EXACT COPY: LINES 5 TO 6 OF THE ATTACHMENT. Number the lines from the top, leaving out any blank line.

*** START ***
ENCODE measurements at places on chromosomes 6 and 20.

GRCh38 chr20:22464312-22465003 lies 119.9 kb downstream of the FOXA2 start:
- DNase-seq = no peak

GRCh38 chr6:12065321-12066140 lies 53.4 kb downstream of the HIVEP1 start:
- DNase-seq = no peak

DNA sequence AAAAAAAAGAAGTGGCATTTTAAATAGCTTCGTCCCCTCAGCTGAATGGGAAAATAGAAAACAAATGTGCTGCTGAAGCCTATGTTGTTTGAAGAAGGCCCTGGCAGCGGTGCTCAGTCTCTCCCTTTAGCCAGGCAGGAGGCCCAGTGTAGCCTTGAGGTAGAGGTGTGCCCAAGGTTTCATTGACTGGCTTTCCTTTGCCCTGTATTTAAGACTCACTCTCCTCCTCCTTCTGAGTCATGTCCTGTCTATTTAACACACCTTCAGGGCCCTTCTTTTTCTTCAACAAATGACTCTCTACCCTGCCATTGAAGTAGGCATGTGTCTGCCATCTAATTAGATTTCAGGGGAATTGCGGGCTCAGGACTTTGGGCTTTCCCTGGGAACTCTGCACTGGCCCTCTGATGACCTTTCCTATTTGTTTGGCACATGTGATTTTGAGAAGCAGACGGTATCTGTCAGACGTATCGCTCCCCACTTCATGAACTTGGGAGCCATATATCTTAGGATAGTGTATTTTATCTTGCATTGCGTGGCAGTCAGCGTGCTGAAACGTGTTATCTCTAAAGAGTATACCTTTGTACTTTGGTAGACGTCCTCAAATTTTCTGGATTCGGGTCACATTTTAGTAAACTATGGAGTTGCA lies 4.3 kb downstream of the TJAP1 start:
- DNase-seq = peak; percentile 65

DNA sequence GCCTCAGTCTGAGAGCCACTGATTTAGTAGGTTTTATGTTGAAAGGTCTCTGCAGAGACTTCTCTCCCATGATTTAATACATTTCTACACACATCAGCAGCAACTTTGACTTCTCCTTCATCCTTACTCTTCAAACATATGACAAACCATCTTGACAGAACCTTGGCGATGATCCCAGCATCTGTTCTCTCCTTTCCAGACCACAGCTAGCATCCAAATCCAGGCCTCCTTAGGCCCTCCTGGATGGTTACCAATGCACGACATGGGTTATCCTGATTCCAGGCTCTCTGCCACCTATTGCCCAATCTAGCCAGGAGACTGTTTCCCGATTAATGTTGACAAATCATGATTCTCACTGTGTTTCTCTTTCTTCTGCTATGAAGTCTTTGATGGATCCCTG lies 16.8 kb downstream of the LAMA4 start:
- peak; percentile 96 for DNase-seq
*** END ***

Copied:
- DNase-seq = no peak

DNA sequence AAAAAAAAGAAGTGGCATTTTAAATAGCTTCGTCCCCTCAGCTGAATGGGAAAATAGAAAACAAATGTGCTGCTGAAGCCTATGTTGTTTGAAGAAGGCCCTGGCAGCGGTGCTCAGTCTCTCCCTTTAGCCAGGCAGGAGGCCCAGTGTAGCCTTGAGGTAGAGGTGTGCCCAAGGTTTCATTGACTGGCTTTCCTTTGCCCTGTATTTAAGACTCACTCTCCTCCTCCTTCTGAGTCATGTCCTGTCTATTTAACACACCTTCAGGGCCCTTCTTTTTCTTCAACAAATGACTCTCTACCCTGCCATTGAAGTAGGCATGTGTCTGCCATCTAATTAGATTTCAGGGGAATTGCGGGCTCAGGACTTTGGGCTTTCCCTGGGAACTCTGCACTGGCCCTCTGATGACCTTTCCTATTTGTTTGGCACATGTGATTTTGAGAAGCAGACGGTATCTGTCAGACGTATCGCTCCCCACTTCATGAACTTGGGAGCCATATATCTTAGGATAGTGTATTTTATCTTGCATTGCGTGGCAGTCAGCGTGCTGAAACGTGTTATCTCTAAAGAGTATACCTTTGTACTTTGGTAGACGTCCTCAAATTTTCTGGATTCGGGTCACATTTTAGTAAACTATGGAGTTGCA lies 4.3 kb downstream of the TJAP1 start: